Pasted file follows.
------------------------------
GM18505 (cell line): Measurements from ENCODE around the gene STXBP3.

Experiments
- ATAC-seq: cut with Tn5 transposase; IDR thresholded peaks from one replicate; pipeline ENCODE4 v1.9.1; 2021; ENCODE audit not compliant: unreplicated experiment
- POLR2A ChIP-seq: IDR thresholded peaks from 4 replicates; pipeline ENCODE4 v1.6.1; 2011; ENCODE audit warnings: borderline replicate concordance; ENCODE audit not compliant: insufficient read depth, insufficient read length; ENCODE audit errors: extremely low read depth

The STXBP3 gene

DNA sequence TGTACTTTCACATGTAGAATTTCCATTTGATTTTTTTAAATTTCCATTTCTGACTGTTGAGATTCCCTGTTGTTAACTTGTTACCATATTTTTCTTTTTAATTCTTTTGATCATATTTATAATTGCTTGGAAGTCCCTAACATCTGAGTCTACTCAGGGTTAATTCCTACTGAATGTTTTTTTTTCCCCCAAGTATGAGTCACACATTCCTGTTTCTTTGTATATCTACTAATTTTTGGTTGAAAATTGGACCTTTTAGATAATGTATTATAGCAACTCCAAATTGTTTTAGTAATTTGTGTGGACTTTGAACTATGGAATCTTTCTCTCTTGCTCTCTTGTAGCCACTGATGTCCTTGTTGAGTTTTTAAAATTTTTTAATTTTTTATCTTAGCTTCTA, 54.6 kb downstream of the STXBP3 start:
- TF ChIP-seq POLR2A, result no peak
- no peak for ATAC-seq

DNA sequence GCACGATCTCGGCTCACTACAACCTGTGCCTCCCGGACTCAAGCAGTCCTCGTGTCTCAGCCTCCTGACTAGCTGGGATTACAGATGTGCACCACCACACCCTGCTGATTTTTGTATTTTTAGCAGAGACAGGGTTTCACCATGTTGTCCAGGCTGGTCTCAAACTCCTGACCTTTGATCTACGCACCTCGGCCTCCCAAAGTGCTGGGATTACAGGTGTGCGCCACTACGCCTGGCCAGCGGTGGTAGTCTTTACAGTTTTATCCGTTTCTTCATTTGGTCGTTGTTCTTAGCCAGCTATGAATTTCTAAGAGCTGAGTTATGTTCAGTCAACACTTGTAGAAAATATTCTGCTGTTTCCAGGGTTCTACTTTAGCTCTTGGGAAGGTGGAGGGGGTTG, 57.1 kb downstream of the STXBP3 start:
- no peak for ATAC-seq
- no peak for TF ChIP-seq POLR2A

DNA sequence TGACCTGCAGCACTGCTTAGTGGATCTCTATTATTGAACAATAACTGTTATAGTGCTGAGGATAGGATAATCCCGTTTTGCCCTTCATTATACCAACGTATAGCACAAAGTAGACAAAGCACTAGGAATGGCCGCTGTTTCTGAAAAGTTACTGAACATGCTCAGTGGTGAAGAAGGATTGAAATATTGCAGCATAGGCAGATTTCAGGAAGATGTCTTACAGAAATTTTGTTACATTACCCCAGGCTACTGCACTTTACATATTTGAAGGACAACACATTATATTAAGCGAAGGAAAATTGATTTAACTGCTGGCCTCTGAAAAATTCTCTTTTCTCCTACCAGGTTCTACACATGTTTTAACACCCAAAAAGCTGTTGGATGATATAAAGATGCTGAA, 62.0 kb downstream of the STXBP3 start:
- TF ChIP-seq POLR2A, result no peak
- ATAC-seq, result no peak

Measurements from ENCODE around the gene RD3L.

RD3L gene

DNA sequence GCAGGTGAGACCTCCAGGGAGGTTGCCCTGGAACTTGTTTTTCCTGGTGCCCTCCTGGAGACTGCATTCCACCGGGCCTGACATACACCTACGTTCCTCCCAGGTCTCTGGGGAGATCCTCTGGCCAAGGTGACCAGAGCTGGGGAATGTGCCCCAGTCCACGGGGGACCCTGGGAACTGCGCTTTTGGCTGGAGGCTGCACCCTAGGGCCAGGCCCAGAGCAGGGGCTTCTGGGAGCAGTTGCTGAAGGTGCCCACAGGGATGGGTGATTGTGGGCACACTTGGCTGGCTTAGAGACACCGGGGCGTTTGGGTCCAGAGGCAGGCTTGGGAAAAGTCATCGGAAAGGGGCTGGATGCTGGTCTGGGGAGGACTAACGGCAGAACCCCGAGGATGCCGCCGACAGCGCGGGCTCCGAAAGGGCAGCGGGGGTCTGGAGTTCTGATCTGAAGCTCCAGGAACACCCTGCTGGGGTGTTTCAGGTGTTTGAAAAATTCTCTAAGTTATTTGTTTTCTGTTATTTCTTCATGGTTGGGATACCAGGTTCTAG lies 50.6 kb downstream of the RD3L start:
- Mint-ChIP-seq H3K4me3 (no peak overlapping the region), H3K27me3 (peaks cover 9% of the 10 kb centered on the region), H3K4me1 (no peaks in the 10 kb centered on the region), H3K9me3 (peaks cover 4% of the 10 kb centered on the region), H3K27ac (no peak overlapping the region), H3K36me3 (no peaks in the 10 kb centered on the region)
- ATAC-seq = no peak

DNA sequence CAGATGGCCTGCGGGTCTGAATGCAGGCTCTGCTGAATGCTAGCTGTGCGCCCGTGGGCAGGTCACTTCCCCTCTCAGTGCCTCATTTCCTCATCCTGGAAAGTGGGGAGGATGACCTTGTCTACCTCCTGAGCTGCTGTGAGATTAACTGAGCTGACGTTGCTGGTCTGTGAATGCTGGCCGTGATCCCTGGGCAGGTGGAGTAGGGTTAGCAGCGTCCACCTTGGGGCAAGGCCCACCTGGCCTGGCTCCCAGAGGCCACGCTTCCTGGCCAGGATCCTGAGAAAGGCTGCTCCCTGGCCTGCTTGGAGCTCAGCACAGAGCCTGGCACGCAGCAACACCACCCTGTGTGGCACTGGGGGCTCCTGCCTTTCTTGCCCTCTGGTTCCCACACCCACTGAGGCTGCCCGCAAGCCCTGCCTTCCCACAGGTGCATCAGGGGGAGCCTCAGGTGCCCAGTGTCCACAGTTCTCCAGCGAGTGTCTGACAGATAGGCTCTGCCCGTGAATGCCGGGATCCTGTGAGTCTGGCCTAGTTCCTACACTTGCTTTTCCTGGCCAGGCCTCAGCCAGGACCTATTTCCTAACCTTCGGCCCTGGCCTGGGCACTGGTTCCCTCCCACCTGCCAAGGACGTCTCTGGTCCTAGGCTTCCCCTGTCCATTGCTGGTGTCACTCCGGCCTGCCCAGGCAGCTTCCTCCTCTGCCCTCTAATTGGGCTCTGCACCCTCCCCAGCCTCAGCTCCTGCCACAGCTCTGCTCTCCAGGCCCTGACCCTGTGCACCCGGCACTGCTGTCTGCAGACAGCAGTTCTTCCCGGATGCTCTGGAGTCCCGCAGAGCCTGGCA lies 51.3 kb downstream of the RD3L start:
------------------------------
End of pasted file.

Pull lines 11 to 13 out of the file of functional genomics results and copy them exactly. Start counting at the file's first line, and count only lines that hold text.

- no peak for TF ChIP-seq POLR2A

DNA sequence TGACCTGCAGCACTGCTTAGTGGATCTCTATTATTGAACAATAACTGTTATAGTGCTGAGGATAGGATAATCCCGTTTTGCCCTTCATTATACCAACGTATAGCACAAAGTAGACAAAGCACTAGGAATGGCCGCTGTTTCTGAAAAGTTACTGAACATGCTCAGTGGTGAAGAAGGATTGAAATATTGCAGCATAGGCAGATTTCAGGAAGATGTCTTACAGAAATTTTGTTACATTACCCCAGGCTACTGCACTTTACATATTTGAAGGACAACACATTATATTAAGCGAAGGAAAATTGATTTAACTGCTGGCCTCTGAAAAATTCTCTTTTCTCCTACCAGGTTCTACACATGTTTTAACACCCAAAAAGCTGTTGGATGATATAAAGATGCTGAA, 62.0 kb downstream of the STXBP3 start:
- TF ChIP-seq POLR2A, result no peak